This year marks the sixtieth anniversary of the 23 July 1952 revolution led by the Free Officers Movement, which secured Egypt’s independence from British colonial rule, ended the monarchy of King Farouk and installed the first native regime to rule the country for two thousand years. Today, President Gamal Abdel-Nasser’s family commemorates the first anniversary of the revolution to take place after the death of his eldest son Khaled Gamal Abdel-Nasser in September 2011.
For many of the generation who were born and grew up in post-Nasser Egypt, the revolution was a symbol of nationalism, independence, Third World national liberation and pan-Arabism. They grew up on the aspirations and dreams of the revolution that bore no semblance to a reality they lived – Infitah, the 1979 Camp David Accords and Egypt’s alienation from the Arab world, increased privatisation, growing poverty, and complacency toward the Palestinian cause under Mubarak’s rule.
While the revolution forever changed Egypt into the major Arab and Third World country, it suffered decline during the Mubarak years. For those who have read archival material chronicling the revolution – memoirs, public speeches, and interviews, among other documents – the revolution was incontestably an emblem of national liberation. In Egypt – primarily in the generation that grew up on land reforms and free education – Tunisia, Lebanon, and other Arab countries, I learned about Arab dreams and the inspiration of the revolution.
In Nasser’s Memoirs of the First Palestine War, a young Nasser portrayed his experience in the tragedy of the Palestine War in 1948, which defined the revolutionary ideals of the Free Officers. The memoirs reflect not only the Free Officers’ Movement but also a staff officer’s dreams of freedom for Egypt and Palestine.
Nasser’s departure from Cairo to join the 6th Battalion stationed in Rafah on 16 May 1948 followed the proclamation of the State of Israel with the end of the British Mandate on 15 May. During his dispatch to Palestine, Nasser observed the troops’ high morale at the outset, the lack of provisions and weapons, heavy casualties, his growing frustration at the ineffectual leadership, the poor organisation of the monarchy’s army, and corruption. He met many of the Free Officers in the trenches during the Palestine War.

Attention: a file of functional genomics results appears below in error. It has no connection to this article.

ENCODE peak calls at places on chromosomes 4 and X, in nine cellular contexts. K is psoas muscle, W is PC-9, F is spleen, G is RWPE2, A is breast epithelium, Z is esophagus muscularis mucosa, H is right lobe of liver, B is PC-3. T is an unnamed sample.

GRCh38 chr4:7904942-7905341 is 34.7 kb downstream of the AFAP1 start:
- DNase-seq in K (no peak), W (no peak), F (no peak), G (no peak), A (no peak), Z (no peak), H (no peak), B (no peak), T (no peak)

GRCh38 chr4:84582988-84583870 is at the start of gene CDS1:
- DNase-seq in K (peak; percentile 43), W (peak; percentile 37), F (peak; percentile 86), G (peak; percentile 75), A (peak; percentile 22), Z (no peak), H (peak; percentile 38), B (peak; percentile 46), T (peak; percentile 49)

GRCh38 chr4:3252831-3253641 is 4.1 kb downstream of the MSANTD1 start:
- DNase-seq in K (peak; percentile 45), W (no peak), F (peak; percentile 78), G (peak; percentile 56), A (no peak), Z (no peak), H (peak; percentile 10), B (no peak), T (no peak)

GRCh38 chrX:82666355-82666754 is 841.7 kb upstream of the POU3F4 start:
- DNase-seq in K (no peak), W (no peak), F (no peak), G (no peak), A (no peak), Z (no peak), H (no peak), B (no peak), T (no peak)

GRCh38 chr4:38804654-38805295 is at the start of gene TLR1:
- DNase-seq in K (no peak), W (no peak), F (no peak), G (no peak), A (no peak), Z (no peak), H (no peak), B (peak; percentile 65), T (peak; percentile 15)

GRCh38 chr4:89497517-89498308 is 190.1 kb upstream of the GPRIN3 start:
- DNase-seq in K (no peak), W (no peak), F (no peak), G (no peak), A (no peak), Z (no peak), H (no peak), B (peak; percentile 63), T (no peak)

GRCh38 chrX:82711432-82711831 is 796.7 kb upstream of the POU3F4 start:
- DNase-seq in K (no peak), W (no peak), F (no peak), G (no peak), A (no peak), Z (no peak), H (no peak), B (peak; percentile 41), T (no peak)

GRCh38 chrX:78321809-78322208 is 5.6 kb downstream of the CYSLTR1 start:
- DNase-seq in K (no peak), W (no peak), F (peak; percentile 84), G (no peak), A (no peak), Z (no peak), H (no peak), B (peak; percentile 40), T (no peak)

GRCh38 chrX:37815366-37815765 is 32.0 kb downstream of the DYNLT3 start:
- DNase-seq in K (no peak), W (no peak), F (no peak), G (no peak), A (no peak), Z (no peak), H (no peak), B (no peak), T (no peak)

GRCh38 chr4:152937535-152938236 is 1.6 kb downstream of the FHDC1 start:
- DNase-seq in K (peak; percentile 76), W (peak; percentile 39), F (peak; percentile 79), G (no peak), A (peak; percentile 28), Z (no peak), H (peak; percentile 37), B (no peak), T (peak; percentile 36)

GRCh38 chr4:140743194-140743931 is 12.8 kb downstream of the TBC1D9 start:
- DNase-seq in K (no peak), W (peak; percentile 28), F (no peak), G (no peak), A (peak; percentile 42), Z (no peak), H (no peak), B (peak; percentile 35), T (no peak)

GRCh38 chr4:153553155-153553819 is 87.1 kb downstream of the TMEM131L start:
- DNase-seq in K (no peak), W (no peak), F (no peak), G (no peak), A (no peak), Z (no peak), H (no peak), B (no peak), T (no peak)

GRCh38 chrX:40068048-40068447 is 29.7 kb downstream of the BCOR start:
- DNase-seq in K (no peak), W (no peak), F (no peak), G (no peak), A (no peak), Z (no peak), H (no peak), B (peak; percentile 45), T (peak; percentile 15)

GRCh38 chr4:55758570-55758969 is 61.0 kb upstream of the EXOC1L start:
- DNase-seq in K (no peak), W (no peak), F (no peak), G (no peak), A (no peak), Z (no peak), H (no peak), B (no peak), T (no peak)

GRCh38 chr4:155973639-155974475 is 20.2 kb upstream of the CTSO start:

Three years later, he would lead a bloodless coup against an Ottoman monarchy and more than a century of British rule. Although the memoirs revisit the 1948 war, they were written in 1955 during the Israeli military campaign against the Gaza Strip on 28 February 1955, which reveals the enduring centrality of Palestine and pan-Arab nationalism to the revolution.
For a generation that experienced the disillusionment of the Mubarak years, the 2011 uprising brought renewed yearning for the 1952 revolution’s commitment to social justice and equality. It also reflected its pan-Arab dreams, which was expressed in the spread of revolutions from Tunisia to Egypt, Yemen, Bahrain, and Syria. The flow of revolutions and solidarity seemed to reflect the Arab world that the 1952 revolution had imagined and sought.
Today, the ideals of the 1952 revolution are immortalized in Egypt and the rest of the Arab world through the dreams and aspirations of the twenty-first century Arab revolutions. During the 2011 uprising, revolutionary groups held aloft portraits of Nasser in Tahrir Square. In Egypt, the revolutionary movement shared the dreams of social justice of the 1952 revolution and sought to end corruption. The 2011 uprising revived the hopes and commitment of the 1952 revolution for social justice and liberation.
Tahia Abdel Nasser is assistant professor at the American University in Cairo, she is the granddaughter of President Nasser, daughter to his oldest son, the late Khaled Abdel Nasser.